Do tonewoods really matter in building a guitar?

rockon1

Platinum Supporting Member
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13,693
Sorry, but with all due respect that is hogwash. I have owned and built hundreds of guitars and the materials used have a major impact on the tone of a guitar. Especially the wood.
I never said the material didnt matter. I said " The properties of the material being used will matter, specifically the density" There is no such thing as "tonewood" -that I did say.
 

Rossi163

Silver Supporting Member
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I never said the material didnt matter. I said " The properties of the material being used will matter, specifically the density" There is no such thing as "tonewood" -that I did say.
Yeah, but that is the part that I have to disagree with. There most definitely is such a thing as "tonewood". Certifiably. Demonstrably. Empirically.
 

Rossi163

Silver Supporting Member
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2,724
There are many timbers suitable (or not) for building guitars that may have similar densities to Brazilian rosewood that do not sound nearly as good. Period. Physics matter but they do not explain everything. Ask any seasoned and knowledgeable vintage guitar dealer if they think Brazilian is superior as a tonewood to other similar materials.
 

Hasbeen

Silver Supporting Member
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191
Yes, a lot. If you can’t hear (and feel btw) the difference, move on and save money on your future purchases.
 

rockon1

Platinum Supporting Member
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13,693
Yeah, but that is the part that I have to disagree with. There most definitely is such a thing as "tonewood". Certifiably. Demonstrably. Empirically.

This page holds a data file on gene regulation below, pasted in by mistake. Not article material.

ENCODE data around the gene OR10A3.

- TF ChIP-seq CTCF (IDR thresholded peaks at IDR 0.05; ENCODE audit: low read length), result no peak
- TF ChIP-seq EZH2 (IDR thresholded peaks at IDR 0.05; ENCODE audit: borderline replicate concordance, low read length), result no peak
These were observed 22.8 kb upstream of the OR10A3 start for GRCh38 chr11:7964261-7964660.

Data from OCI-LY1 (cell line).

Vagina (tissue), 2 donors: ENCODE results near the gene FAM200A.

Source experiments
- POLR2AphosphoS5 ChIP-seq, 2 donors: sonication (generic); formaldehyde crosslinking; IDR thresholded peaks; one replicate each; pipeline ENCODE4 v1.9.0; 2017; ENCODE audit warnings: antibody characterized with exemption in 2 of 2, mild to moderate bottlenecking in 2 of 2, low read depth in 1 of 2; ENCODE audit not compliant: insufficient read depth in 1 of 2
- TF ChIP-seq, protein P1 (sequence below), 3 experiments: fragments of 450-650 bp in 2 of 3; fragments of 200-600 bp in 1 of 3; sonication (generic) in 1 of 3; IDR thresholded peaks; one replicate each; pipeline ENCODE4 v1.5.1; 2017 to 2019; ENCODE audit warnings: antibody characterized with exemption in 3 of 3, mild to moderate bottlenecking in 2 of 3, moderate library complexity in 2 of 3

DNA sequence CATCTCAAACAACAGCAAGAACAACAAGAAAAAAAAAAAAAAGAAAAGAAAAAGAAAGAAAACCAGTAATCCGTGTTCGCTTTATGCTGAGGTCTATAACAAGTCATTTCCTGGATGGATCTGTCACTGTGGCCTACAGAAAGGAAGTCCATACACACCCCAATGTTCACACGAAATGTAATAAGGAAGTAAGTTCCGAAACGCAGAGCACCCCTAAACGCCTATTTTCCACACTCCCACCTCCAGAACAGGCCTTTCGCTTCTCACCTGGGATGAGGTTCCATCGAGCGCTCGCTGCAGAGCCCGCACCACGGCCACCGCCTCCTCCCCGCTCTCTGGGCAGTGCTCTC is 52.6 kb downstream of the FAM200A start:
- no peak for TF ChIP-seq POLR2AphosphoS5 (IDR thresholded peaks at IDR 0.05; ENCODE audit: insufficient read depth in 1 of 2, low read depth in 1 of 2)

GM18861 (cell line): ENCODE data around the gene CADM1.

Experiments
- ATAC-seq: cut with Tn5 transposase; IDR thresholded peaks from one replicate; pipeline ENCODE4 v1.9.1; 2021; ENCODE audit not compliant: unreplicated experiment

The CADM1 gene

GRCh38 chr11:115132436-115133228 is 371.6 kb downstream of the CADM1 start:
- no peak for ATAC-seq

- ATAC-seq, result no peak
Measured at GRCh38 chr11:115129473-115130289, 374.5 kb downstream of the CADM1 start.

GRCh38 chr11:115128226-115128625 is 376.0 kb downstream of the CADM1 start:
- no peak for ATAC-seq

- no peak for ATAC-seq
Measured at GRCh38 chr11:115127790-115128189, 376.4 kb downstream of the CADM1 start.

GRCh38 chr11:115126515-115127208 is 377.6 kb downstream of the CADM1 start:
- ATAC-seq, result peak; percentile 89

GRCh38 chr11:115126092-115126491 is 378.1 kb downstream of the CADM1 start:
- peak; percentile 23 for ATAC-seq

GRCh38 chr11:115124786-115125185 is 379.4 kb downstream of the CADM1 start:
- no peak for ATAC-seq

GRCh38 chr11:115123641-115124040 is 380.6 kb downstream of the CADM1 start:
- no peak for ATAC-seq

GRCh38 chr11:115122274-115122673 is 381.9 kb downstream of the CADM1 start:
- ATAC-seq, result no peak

I think that there are samples of types of wood that work better than other samples - for a given outcome and perhaps you might call it tonewood. Thats a fairly liberal statement from my perspective. Mostly I think its "hogwash" and I am specifically talking about electric guitars here though Bob Taylor made a pretty good sounding acoustic out of a pallet. No matter, we just disagree.
 
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Let's put it this way. I'll make 10 guitars using lightweight swamp ash, mahogany, hard rock maple and Brazilian rosewood, and someone else can make 10 from plywood and concrete, both sets using the same hardware and pickups. Wanna make a wager as to which ones would be selected as sounding better when judged by pro musicians (or by anyone, for that matter)?

I'll take that bet any day.

If the greatest most influential guitar players or makers came into this forum and repeated the essence of what you'd stated Rossi, it would change nothing. The obsession with looks, playability and ' specs' would re-surface after about two/three days of absence of new thread titles containing the words 'ngd' ' pickups' or ' specs'. It is, rather bizarrely, ' what it is'.
 
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RRfireblade

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Let's put it this way. I'll make 10 guitars using lightweight swamp ash, mahogany, hard rock maple and Brazilian rosewood....


I'll take that bet any day.

Wanna make a wager that pro musicians could not consistently identify each of those 10 guitars by their species of wood? (All other factors 100% identical)

I'll take that bet every day. :)
 

Chad

Member
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853
I think that there are samples of types of wood that work better than other samples - for a given outcome and perhaps you might call it tonewood. Thats a fairly liberal statement from my perspective. Mostly I think its "hogwash" and I am specifically talking about electric guitars here though Bob Taylor made a pretty good sounding acoustic out of a pallet. No matter, we just disagree.

Yep. There is only wood. Wood may have certain tonal qualities, but it's still just wood. Calling it "tonewood" just seems dumb.
 
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What tree does tonewood grow on?

This is an interesting question, interesting as I believe it is a genuine question ( so many questions here are very definitely not).
To those that know, tonewood simply means good wood, good wood for tone.
To those that don't know, I can see the confusion.
I can see further confusion when it is suggested that wood varies within a species.
So, the guys that do this for a living will listen to a piece of alder and literally throw it away, or use it for firewood if it is awful enough.
So is alder a tonewood?
- maybe.